UK chief calls for more money in fight against doping

A technician holds blood samples for testing in an anti-doping laboratory

The head of United Kingdom Anti-Doping has called on sports to increase their financial contribution to the global fight to rid their events of drugs cheats.

UKAD receive some £5 million ($6.2 million, 5.9 million euros) annually from the British government and raise a further £2-3 million themselves, in part through sports paying for additional testing.

But UKAD chief executive Nicole Sapstead said she would like her organisation's budget to double on an annual basis and believes sports bodies, particularly those enriched by lucrative broadcast deals, could do more to finance anti-doping.

“WADA (the World Anti-Doping Agency) come under fire but they are doing their very best," Sapstead told Thursday's London Evening Standard.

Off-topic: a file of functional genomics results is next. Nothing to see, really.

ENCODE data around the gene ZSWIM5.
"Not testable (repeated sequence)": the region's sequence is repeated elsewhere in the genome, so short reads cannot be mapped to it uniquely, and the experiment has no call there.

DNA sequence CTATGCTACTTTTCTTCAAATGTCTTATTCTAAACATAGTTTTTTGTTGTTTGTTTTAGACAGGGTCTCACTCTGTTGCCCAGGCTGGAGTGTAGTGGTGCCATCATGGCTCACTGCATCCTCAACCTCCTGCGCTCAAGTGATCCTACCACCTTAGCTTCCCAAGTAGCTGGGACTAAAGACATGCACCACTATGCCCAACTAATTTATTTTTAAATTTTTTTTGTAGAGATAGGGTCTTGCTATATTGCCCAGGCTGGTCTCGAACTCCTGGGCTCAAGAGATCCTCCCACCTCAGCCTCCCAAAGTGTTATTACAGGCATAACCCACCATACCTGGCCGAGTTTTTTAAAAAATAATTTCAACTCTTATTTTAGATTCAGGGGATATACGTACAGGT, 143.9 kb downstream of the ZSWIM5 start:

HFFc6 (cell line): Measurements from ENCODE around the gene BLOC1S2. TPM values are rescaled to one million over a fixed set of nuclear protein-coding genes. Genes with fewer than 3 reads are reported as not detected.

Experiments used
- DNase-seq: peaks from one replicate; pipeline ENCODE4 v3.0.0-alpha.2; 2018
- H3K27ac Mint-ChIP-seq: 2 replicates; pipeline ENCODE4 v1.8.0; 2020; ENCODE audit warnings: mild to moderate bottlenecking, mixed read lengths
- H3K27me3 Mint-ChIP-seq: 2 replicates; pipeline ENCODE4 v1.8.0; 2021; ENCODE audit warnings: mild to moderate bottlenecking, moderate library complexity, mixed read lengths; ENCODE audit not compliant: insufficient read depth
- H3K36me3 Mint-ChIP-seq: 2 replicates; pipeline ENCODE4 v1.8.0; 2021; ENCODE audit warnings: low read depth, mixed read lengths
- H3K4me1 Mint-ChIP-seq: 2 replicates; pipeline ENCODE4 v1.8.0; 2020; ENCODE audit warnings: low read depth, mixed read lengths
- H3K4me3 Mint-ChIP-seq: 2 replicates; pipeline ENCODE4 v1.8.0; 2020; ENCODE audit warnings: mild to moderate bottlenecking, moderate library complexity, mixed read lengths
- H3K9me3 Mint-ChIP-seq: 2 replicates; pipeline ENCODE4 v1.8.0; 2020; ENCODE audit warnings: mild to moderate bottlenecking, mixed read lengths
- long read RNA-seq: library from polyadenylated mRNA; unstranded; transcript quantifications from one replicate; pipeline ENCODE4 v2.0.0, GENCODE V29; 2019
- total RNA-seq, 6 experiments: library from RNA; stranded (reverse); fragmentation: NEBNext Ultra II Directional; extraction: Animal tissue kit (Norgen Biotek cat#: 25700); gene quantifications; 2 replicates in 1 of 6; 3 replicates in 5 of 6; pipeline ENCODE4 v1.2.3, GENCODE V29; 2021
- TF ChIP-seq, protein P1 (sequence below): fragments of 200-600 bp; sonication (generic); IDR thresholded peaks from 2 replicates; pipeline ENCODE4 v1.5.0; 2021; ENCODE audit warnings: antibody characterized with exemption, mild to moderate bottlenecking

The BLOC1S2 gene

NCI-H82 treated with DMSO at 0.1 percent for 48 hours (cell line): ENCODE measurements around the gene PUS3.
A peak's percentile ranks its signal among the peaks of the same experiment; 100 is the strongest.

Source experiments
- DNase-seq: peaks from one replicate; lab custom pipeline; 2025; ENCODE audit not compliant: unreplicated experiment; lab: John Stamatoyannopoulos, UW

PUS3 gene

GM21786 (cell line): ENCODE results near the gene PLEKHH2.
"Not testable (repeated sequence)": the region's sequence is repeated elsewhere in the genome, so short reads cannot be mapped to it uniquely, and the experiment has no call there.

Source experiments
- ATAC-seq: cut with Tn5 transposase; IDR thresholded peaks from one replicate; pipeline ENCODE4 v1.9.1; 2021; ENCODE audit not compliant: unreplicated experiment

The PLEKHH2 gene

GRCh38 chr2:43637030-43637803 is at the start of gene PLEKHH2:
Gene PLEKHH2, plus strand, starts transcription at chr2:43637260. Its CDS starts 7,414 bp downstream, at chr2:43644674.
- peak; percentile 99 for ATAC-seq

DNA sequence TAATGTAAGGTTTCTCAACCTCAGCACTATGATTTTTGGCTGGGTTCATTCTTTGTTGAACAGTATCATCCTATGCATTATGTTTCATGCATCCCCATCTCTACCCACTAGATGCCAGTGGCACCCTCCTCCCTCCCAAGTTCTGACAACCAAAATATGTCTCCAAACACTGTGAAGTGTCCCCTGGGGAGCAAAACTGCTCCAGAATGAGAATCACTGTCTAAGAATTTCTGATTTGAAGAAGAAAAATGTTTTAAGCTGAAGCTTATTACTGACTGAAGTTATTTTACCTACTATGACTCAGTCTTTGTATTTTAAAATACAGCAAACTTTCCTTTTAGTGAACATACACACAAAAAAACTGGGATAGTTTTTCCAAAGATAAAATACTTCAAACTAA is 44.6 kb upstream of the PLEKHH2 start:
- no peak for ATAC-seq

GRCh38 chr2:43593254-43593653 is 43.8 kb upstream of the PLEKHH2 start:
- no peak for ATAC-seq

"Look at their budget (£24m a year) and that’s pretty woeful, too. Look at the anti-doping organisations whether national or WADA trying to do something quite sizeable. You have to wonder what happens when someone says ‘Let’s take this seriously’."

She added: “Sports need to start paying, whether it’s education or whether it’s a contribution towards their testing programme.

"I do not think it’s acceptable when sports are bringing in money from ticket sales, TV rights and sponsors and are not contributing to the greater insurance and integrity of their sport."

According to the Standard, UKAD have spent over 1,000 man hours in an investigation into the contents of a 'jiffy bag' sent to Dr Richard Freeman at the end of the 2011 Criterium du Dauphine race in France amid suggestions it could have contained a banned substance given to British cycling great Bradley Wiggins.

Wiggins and Team Sky, for whom the Londoner was riding at the time, both deny any wrongdoing, saying the package contained the legal decongestant Fluimucil.

Sapstead was not prepared to put a price on the ongoing investigation and said questions of cost would have no bearing on how UKAD went about its work.

"I'll never cut a corner based on the fact it's taking up time and resources," she told the Standard. "I want to be able to say we've left no stone unturned.

"If it takes another three months, it takes another three months."